Guidance for an Epidemiological Strategy and Establishing a Disease Surveillance Network for Caribbean Acropora palmata

Cover - CDHC Workshop Proceedings: Guidance for an Epidemiological Strategy and Establishing a Disease Surveillance Network for Caribbean Acropora palmata

Acropora palmata was listed as threatened under the Endangered Species Act in May 2006 (71 FR 26852). In 2012, the National Marine Fisheries Service proposed the reclassification of A. palmata (77 FR 73219) as endangered, but determined in 2014, that they would remain listed as threatened under the ESA (79 FR 53852). This coral is present only in the Caribbean where its existence is threatened by infectious pathogens, pollution, and human activities. There is a critical need to conserve remaining stocks of corals, but the status of this species is unknown in many regions in the Caribbean because the capacity to assess their condition and monitor reefs is lacking. This is particularly challenging in many Caribbean locations (e.g., small island countries). With limited financial and personnel resources, these managers lack access to a coordinated network of collaborators. The goal of this workshop was to provide methods that can assist coral reef managers, particularly those with limited resources, to assess and manage the health of their respective coral populations with a focus on A. palmata as a sentinel species. Specific aims of this workshop were as follows:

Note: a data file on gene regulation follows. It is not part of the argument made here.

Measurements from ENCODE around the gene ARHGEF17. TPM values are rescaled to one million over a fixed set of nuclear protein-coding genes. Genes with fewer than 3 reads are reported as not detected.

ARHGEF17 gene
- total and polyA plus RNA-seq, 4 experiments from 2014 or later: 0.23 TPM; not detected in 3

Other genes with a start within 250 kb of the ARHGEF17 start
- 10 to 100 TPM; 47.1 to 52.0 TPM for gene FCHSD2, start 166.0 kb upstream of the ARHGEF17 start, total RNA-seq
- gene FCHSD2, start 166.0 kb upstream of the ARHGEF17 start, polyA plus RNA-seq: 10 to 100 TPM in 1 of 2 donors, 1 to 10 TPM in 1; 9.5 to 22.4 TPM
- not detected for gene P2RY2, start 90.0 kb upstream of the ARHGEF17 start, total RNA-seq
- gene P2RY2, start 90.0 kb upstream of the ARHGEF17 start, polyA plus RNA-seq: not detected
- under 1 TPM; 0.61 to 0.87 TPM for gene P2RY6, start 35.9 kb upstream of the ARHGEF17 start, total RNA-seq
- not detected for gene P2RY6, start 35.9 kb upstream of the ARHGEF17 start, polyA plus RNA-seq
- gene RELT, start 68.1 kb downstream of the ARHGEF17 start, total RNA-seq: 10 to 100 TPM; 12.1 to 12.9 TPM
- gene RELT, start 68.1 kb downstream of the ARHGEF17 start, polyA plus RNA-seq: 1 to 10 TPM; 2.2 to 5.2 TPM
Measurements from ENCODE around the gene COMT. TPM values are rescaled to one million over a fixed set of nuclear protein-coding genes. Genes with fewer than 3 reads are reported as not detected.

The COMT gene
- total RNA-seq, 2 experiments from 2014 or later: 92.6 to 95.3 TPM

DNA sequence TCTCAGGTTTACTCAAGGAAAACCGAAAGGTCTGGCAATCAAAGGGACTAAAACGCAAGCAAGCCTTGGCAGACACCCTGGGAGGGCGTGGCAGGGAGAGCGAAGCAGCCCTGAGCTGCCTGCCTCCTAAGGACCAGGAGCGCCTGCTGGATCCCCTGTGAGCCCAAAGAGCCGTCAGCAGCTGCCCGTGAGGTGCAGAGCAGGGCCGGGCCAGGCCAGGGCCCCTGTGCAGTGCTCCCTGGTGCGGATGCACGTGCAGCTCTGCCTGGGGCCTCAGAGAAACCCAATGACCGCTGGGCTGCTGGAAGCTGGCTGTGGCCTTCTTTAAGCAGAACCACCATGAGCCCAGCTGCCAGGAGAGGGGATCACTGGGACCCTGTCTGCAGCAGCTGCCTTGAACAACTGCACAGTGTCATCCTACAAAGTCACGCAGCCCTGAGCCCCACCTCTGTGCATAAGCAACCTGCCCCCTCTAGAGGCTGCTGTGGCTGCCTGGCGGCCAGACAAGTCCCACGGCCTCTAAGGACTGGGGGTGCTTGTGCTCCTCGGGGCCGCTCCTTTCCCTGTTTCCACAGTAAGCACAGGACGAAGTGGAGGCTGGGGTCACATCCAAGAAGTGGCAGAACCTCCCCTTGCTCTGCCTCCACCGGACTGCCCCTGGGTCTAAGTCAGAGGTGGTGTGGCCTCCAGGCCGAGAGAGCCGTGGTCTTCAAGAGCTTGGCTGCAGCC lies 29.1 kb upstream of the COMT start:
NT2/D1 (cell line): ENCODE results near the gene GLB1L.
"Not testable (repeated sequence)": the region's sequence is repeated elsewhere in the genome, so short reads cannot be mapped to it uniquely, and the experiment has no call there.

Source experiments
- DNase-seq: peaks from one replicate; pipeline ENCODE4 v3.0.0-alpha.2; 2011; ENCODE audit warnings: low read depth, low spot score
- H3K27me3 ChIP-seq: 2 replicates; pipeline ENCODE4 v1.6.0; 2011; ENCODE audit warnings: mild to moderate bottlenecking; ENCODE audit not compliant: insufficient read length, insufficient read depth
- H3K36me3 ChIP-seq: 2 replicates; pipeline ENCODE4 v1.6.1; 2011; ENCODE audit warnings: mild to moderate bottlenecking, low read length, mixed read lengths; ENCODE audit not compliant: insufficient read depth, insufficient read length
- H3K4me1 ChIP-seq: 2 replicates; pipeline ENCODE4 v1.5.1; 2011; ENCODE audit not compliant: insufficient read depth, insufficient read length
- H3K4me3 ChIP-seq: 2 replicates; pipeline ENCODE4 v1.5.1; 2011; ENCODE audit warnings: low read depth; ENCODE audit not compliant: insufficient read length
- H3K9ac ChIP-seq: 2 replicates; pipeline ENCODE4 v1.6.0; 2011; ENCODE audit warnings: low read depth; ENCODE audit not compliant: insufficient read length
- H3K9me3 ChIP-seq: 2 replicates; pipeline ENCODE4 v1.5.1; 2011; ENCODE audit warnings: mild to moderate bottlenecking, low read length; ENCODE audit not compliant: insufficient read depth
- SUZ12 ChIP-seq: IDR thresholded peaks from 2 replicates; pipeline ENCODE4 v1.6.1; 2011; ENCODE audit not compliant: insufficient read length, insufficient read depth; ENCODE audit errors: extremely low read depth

1. Develop survey methods based on the sound principles and theories of epidemiology that can:
    1. Provide demographic data directly comparable across regions.
    2. Be simple enough to apply for managers with limited means.
    3. Have sufficient sensitivity to detect adverse changes on reefs before it is too late to intervene.
  2. Develop a means to analyze survey data to detect status and trends with the overarching goal to:
    1. Detect and report declines in populations or recruitment or increase in mortality on a real-time basis.
    2. Define trigger mechanisms that would merit the recruitment of outside experts to help investigate potential causes of unusual disease outbreaks or increases in mortality.
  3. Ensure that surveillance design and analyses are sound and appropriate for island biogeographic settings.
  4. Design the surveillance methodology and networks targeted to small Marine Protected Areas with limited resources.
  5. Develop a hierarchical structure, using the U.S. Centers for Disease Control and the World Health Organization as models, to develop an implementation strategy for methods in which surveillance is conducted and data analyzed, to detect anomalies. Resource managers are supplied inexpensive techniques to diagnose the change and then a means of accessing expertise when situations demand more specialized investigations.
  6. Identify new methods or techniques from the available expertise to incorporate into the overall guidance document.

The format was a working meeting with twelve recognized experts that were tasked with developing a guidance document on disease surveillance and response. Each participant played a vital role in developing the methodology supporting this guidance document; their collective expertise included epidemiology, veterinary medicine, coral physiology, watershed characterization

Woodley CM, Taylor SM, Downs CA, Austin TJ, Bothwell J, Lawson AB, McCord MR, Ochoa-Vargas G, Risk MJ, Risk J, Thrusfield MV, Work TM (2015) Guidance for an Epidemiological Strategy and Establishing a Disease Surveillance Network for Caribbean Acropora palmata. NOAA Technical Memorandum NOS NCCOS 197 and CRCP 21. National Oceanic and Atmospheric Administration, Charleston, SC. 18pp. doi: 10.7289/V5S75D9J

For more information, contact: